Gold prices started of strong at the very beginning of 2011 as the global financial meltdown grew into epic proportions, starting off at 1,356 dollars an ounce in January 2011, gold prices kept a steady pace forward until the last quarter of 2011 when it took a dive from 1770 dollars an ounce in September 2011 to 1665 dollars an ounce in October before recovering in November at 1738 dollars per ounce the falling off again to an even lower level of 1641 in December of 2011. Regardless gold had seen a difference of close to 300 dollars within 12 months making it one of the most volatile commodities for the year, but still safe as it maintained a value of above 1600 dollars per ounce in general.
The reason for gold prices rallying was further fuelled by the fact that investment demand was going while the jewellery and manufacturing sectors maintained a steady pace despite increasing prices. Mine production had also increased in 2011 as mining companies tried to capitalise on the high prices of gold while recycling declined. The total demand for gold (including demand from central banks) amounted to 4,067 tonnes in 2011 which was significant given the slow recovering economies of the world at that time.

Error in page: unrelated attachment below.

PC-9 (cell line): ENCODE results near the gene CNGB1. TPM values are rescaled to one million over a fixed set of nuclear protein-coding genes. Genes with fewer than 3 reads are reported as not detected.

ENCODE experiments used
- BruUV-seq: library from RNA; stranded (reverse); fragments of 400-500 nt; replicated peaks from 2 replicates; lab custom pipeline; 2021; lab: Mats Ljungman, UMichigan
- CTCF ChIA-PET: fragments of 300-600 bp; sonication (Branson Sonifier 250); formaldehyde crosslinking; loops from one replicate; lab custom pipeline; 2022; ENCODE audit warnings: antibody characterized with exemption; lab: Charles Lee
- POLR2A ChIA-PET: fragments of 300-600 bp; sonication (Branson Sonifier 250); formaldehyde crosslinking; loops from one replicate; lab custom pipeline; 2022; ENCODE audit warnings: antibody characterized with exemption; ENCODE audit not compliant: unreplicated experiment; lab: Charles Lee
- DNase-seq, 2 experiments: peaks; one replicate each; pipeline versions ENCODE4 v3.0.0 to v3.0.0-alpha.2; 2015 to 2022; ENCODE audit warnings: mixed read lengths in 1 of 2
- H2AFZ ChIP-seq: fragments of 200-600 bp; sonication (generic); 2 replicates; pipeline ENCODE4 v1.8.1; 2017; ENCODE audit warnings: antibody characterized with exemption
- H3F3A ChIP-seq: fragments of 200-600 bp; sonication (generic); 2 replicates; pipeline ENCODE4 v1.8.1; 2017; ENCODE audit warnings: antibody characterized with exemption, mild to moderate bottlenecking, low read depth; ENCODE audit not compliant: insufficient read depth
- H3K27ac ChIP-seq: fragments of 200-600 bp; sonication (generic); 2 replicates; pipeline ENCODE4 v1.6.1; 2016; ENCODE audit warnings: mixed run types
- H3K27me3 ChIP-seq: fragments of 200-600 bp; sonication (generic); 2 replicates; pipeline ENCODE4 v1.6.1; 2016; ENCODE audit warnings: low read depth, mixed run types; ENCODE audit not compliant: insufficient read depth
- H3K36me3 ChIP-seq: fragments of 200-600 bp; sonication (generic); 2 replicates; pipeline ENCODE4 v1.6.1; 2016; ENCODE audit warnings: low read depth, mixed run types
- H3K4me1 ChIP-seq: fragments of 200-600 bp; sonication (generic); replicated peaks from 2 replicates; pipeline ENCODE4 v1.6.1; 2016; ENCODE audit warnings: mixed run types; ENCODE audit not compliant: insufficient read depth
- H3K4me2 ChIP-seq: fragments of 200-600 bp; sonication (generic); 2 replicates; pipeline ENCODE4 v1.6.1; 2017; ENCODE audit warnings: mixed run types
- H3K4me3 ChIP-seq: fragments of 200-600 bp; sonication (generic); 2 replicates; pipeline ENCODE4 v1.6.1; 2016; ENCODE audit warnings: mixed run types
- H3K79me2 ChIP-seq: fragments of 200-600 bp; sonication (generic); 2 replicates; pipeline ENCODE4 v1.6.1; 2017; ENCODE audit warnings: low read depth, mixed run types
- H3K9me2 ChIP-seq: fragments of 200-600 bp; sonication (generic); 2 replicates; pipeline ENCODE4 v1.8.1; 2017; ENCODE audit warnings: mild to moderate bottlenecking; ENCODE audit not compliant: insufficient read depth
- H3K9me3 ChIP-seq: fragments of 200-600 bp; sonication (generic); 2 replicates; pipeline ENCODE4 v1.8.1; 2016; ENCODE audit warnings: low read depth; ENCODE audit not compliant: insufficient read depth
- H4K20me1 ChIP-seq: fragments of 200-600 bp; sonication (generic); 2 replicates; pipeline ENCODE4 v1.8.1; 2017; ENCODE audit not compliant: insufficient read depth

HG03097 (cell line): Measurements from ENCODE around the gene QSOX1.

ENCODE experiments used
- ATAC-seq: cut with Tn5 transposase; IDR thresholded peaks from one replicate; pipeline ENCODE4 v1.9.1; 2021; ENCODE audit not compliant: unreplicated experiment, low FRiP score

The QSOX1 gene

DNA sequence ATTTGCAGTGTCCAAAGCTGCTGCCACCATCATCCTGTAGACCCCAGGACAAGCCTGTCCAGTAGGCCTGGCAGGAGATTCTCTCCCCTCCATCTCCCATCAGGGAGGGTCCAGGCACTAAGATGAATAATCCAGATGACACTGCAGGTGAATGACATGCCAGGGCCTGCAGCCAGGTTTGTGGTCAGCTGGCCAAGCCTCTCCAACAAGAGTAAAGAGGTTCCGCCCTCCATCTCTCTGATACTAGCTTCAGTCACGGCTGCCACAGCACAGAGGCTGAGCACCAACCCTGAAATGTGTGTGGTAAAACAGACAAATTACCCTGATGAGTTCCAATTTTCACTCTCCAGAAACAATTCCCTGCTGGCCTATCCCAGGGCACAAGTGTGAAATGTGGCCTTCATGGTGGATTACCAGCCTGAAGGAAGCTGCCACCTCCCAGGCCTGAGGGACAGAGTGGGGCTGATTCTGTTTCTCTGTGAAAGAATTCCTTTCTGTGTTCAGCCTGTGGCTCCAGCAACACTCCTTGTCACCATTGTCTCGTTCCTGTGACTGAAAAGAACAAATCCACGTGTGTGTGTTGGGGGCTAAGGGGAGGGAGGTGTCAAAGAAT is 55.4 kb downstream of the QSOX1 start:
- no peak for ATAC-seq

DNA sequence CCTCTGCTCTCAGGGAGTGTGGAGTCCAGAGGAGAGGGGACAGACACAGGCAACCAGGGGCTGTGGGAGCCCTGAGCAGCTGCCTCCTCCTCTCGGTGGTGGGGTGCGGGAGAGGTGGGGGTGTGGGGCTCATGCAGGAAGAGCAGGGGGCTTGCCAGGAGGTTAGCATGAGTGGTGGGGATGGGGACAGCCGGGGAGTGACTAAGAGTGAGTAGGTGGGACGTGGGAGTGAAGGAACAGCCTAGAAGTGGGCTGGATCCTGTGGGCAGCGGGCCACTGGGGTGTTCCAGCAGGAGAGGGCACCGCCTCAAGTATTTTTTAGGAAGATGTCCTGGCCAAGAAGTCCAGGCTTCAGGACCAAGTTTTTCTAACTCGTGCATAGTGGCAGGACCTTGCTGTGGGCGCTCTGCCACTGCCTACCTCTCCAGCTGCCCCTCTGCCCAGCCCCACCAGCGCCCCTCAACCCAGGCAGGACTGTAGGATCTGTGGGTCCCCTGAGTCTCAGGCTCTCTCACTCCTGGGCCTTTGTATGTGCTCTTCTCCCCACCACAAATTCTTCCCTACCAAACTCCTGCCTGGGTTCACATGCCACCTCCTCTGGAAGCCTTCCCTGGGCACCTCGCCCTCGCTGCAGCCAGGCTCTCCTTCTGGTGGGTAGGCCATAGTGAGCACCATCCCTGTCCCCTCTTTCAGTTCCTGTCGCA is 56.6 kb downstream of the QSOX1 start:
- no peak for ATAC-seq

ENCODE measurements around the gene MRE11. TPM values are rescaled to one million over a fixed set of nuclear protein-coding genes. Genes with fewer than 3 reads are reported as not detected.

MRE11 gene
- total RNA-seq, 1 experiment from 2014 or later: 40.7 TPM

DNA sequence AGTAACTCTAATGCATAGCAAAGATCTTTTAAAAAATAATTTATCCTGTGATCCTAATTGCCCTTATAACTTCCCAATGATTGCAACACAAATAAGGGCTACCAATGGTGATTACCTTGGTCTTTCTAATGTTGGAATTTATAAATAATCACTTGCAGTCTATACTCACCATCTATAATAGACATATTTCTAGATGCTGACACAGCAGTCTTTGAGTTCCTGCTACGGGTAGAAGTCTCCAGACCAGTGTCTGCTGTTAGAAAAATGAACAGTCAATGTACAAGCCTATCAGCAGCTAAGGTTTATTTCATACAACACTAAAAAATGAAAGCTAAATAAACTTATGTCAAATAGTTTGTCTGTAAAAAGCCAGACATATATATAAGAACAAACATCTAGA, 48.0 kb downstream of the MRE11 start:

Gold’s primary appeal as an inflation hedge allowed the precious metal to perform out of the ordinary bounds that it is commonly subjected to. Although the economies were recovering confidence in paper currency was still generally low making the bright yellow shiny metal much more appealing. The final boost for gold came from central banks of big economies who were aggressively seeking to increase their gold reserves, this included, China, Russia and as well as India which was already the biggest gold consumer on the planet due to the huge demand for gold jewellery in the country.